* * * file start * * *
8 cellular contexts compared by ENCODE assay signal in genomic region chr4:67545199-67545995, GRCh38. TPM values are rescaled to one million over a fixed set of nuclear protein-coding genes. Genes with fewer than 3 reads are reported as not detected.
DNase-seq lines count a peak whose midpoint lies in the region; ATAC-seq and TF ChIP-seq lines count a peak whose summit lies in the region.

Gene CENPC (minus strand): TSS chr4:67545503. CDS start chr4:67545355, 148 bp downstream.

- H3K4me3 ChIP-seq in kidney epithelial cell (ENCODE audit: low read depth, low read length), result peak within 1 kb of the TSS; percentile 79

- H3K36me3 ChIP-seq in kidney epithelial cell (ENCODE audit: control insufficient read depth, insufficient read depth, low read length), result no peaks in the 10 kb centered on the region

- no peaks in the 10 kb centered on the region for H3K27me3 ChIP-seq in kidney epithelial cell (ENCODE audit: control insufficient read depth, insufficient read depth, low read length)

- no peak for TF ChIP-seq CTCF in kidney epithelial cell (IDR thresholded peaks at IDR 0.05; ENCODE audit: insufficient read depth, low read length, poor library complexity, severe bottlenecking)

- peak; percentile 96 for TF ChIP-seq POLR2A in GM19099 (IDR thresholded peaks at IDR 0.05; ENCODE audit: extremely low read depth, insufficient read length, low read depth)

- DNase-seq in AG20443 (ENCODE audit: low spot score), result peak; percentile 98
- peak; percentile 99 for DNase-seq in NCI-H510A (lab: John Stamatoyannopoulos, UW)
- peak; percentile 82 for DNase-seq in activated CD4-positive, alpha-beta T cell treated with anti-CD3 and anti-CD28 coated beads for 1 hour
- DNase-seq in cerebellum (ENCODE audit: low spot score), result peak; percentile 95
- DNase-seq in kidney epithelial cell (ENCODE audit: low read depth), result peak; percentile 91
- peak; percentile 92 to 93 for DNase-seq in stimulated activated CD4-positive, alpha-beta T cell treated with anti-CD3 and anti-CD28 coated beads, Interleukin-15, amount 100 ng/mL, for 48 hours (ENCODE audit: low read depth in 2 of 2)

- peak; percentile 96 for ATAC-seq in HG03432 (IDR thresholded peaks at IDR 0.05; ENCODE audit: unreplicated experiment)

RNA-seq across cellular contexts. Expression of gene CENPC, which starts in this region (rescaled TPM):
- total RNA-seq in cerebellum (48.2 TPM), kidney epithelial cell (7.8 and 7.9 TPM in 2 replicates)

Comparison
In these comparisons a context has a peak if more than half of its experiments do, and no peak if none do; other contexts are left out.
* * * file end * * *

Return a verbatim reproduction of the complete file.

8 cellular contexts compared by ENCODE assay signal in genomic region chr4:67545199-67545995, GRCh38. TPM values are rescaled to one million over a fixed set of nuclear protein-coding genes. Genes with fewer than 3 reads are reported as not detected.
DNase-seq lines count a peak whose midpoint lies in the region; ATAC-seq and TF ChIP-seq lines count a peak whose summit lies in the region.

Gene CENPC (minus strand): TSS chr4:67545503. CDS start chr4:67545355, 148 bp downstream.

- H3K4me3 ChIP-seq in kidney epithelial cell (ENCODE audit: low read depth, low read length), result peak within 1 kb of the TSS; percentile 79

- H3K36me3 ChIP-seq in kidney epithelial cell (ENCODE audit: control insufficient read depth, insufficient read depth, low read length), result no peaks in the 10 kb centered on the region

- no peaks in the 10 kb centered on the region for H3K27me3 ChIP-seq in kidney epithelial cell (ENCODE audit: control insufficient read depth, insufficient read depth, low read length)

- no peak for TF ChIP-seq CTCF in kidney epithelial cell (IDR thresholded peaks at IDR 0.05; ENCODE audit: insufficient read depth, low read length, poor library complexity, severe bottlenecking)

- peak; percentile 96 for TF ChIP-seq POLR2A in GM19099 (IDR thresholded peaks at IDR 0.05; ENCODE audit: extremely low read depth, insufficient read length, low read depth)

- DNase-seq in AG20443 (ENCODE audit: low spot score), result peak; percentile 98
- peak; percentile 99 for DNase-seq in NCI-H510A (lab: John Stamatoyannopoulos, UW)
- peak; percentile 82 for DNase-seq in activated CD4-positive, alpha-beta T cell treated with anti-CD3 and anti-CD28 coated beads for 1 hour
- DNase-seq in cerebellum (ENCODE audit: low spot score), result peak; percentile 95
- DNase-seq in kidney epithelial cell (ENCODE audit: low read depth), result peak; percentile 91
- peak; percentile 92 to 93 for DNase-seq in stimulated activated CD4-positive, alpha-beta T cell treated with anti-CD3 and anti-CD28 coated beads, Interleukin-15, amount 100 ng/mL, for 48 hours (ENCODE audit: low read depth in 2 of 2)

- peak; percentile 96 for ATAC-seq in HG03432 (IDR thresholded peaks at IDR 0.05; ENCODE audit: unreplicated experiment)

RNA-seq across cellular contexts. Expression of gene CENPC, which starts in this region (rescaled TPM):
- total RNA-seq in cerebellum (48.2 TPM), kidney epithelial cell (7.8 and 7.9 TPM in 2 replicates)

Comparison
In these comparisons a context has a peak if more than half of its experiments do, and no peak if none do; other contexts are left out.